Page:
Monday, April 8, 2013

Prague The Way It Used To Be (And Still Is, In Some Places)


I bought this little booklet of panoramic photographs of Prague for 10 CZK in some dusty antikvariat in Prague in the mid-1990s. The photos are from the Czech news agency CTK and appear to date from the mid-1970s, since the packet includes a photo of a bright and clean Nusle Bridge, which opened in 1973. I also love the cover shot of the castle and Charles Bridge because it includes a few branches of the giant weeping willow tree that used to grow on that spot (which was sadly cut down for some reason and has since been replaced by a much smaller tree).

The photographs depict a much quieter city than the Prague of today. There are only a few dozen people scattered across the Charles Bridge on a bright summer’s day, and not a kiosk in sight. Today, the bridge is packed with merchants and musicians and hundreds (if not thousands) of tourists, even on the grayest of days. Ditto Old Town Square.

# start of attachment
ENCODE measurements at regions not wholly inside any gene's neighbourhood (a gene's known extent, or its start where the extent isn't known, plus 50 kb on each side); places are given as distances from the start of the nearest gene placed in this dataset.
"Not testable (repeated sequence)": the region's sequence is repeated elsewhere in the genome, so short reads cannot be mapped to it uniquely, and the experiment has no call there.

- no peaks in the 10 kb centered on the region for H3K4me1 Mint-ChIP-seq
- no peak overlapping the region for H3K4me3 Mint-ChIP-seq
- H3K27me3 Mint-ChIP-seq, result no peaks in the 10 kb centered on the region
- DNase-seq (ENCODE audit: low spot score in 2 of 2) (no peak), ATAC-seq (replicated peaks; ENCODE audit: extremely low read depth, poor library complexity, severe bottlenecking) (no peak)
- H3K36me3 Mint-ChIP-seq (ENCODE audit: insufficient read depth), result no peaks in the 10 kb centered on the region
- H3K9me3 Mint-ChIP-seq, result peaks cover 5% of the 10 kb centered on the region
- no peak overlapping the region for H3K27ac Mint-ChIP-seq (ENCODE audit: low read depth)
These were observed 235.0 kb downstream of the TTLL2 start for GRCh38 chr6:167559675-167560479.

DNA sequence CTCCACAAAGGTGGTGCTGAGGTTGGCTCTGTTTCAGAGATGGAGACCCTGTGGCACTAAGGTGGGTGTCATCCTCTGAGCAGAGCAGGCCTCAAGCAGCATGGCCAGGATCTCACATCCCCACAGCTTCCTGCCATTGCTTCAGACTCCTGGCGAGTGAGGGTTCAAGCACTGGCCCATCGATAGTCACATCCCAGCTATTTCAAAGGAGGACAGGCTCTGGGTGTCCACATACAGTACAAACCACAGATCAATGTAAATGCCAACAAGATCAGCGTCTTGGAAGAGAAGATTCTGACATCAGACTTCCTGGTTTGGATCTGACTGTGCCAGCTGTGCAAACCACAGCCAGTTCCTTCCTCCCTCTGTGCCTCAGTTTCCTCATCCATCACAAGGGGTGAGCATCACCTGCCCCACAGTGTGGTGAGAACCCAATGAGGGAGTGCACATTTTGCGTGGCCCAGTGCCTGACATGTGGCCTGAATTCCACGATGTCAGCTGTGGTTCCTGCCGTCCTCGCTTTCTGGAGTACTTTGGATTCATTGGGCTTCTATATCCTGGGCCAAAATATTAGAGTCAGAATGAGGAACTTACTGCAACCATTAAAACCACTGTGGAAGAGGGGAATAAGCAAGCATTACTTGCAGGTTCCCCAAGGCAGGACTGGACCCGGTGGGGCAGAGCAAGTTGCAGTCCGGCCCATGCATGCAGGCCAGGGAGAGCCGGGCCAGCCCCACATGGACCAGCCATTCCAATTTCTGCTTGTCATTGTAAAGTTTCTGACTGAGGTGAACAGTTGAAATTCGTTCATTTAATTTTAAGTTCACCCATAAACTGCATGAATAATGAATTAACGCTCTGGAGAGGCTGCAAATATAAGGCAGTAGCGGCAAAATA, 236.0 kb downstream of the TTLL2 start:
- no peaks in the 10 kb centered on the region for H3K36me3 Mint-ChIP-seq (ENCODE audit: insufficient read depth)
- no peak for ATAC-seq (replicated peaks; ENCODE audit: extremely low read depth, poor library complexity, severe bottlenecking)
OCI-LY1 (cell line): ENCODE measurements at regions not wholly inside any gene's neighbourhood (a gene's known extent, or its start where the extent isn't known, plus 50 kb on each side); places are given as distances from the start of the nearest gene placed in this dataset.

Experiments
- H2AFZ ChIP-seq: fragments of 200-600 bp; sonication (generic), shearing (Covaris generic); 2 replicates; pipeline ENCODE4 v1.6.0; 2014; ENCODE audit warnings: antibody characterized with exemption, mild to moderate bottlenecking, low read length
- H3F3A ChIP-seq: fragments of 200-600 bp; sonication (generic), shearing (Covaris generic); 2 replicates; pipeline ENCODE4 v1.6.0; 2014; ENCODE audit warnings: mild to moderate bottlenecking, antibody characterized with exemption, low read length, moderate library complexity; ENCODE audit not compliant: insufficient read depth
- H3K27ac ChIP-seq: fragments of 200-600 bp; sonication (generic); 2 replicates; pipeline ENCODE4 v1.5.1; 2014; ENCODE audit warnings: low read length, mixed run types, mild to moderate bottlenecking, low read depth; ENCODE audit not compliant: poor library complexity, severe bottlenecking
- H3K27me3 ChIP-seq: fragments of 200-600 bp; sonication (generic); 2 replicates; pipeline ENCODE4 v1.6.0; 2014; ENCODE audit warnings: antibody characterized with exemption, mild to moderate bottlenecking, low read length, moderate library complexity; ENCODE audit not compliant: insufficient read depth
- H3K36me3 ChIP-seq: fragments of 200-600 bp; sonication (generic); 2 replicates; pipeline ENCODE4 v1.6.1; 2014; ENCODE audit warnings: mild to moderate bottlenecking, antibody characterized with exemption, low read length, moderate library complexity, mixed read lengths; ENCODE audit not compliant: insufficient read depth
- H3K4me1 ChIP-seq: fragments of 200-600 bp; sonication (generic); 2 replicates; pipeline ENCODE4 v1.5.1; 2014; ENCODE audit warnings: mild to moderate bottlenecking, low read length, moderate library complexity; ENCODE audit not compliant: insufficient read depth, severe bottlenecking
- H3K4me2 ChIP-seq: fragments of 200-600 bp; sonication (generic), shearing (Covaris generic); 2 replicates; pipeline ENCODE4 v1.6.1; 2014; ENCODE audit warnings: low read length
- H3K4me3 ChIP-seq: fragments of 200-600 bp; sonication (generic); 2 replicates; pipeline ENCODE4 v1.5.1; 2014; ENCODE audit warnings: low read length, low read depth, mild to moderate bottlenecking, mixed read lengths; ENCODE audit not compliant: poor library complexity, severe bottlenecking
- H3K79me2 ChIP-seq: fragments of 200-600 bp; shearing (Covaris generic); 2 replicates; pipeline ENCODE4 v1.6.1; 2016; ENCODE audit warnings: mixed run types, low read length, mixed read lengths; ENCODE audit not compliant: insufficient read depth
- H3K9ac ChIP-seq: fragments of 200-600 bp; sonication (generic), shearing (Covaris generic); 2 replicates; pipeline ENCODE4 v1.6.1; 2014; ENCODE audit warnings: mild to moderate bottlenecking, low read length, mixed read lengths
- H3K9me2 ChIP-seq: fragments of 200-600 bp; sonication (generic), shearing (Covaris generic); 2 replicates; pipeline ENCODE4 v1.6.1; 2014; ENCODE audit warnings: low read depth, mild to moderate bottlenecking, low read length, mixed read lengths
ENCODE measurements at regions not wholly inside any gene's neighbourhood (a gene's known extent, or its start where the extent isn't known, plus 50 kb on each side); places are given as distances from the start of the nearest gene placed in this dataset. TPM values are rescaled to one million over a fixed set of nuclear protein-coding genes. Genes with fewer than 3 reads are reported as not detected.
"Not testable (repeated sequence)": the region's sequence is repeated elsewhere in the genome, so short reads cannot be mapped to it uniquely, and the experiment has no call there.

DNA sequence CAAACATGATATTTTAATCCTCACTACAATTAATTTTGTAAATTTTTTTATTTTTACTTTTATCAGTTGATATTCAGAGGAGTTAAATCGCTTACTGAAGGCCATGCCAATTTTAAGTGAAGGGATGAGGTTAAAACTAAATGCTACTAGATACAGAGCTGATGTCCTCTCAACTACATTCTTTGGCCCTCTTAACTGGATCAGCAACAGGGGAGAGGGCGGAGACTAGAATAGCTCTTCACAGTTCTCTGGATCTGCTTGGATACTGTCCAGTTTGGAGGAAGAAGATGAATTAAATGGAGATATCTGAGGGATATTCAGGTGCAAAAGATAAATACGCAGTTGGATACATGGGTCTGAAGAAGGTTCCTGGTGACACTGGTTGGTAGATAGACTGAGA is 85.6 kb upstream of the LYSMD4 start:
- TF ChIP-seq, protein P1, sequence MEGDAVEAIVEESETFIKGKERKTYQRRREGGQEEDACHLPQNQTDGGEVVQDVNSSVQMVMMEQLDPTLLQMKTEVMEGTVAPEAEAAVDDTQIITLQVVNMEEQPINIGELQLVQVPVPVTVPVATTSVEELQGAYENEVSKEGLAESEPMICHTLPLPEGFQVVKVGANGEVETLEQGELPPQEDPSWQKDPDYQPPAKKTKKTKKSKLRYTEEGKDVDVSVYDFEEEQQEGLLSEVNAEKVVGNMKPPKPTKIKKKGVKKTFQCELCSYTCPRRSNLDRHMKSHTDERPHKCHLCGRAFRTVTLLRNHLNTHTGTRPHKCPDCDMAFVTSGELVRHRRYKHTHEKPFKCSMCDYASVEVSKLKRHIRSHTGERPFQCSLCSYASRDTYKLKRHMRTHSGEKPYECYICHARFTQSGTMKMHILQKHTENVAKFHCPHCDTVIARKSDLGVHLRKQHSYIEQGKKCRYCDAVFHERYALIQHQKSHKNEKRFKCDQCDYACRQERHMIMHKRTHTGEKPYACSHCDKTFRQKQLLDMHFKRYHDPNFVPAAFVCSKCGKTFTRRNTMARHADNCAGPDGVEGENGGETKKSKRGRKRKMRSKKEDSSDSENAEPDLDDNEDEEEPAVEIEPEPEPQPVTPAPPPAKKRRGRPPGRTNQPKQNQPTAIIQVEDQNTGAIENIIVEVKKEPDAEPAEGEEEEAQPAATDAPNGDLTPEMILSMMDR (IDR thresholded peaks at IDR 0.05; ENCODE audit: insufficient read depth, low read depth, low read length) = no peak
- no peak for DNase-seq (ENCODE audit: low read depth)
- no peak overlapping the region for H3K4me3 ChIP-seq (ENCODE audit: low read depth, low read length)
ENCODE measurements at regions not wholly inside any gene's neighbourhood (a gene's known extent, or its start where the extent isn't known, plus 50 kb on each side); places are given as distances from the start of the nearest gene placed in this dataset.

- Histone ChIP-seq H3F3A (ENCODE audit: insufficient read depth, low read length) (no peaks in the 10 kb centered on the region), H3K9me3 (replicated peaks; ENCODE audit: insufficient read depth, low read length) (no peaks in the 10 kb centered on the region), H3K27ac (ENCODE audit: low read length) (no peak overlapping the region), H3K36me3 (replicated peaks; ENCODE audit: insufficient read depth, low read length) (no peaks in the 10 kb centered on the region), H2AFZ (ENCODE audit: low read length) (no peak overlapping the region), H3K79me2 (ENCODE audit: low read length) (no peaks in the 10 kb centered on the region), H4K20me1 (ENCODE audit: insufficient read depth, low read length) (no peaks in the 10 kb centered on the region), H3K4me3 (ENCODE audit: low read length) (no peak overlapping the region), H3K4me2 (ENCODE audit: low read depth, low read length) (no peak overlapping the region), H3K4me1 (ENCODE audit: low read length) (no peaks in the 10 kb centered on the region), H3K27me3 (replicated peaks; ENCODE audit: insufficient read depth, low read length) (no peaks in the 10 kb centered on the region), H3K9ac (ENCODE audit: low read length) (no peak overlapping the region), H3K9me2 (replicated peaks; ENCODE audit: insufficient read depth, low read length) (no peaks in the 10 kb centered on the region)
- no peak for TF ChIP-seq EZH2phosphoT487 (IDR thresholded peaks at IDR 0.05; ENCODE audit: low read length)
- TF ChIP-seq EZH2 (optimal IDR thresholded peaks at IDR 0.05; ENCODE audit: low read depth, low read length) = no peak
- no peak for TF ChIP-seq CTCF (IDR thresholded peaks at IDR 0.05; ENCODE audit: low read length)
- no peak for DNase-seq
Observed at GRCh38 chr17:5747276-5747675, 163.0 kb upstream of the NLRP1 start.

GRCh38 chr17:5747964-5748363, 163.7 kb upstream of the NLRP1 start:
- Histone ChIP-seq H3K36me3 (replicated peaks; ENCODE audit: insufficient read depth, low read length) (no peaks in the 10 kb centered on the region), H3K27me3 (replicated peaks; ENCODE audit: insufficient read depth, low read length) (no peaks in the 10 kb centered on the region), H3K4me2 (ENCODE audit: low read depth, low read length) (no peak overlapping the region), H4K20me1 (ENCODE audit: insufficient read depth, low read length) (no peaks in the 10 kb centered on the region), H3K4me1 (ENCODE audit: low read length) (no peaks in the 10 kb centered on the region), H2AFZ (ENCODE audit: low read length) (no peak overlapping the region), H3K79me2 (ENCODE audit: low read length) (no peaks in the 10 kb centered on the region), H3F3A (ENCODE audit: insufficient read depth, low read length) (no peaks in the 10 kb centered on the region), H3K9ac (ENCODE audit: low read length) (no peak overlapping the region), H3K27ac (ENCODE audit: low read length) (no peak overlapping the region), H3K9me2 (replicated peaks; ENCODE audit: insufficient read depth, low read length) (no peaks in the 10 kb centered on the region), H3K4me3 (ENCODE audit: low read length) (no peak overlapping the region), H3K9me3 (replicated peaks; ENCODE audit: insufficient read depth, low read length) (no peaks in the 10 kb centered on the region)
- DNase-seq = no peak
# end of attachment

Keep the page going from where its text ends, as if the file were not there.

It’s also fun to see the trams circling Wenceslas Square, before the highway was wedged between the square and the National Museum, also in the mid-1970s, I’m guessing, and all the pastel-colored cars parked in Old Town Square.

I'd say Petřín pretty much looks the same as it does in these photographs. (If you're visiting Prague in the spring, summer or fall, and you don't take a walk on Petřín hill, with its incredible views across the city, and its apple blossoms and lush grass, you're missing a real treat.)

As an accompanying brochure to the photos exhalts:
“Prague is never the same, it changes with the seasons of the year, with each hour of the day. Blossoming streets of Petřín parks in spring, like rosy lace beneath the blue canopy of the sky. Painters are ashamed to paint the scenery, it is trumpery, they say. The transparent air of the summer evenings with neon signs in Wenceslas Square. Warm summer nights on the Vltava banks, old lamps illuminating the Kampa Island.  Thousands of shining windows in the Northern or Southern Town, families, homes, life. Autumn fogs in the morning through which the ruby light of traffic signs blinks on the crossroads: Stop. Yes, let us stop for a while at least, look around and play hid-and-seek with Prague.”
A darker time for Czech life and politics (although some would certainlyi disagree), but oh, to have had the chance to see the Prague of 1975 as a Western tourist.














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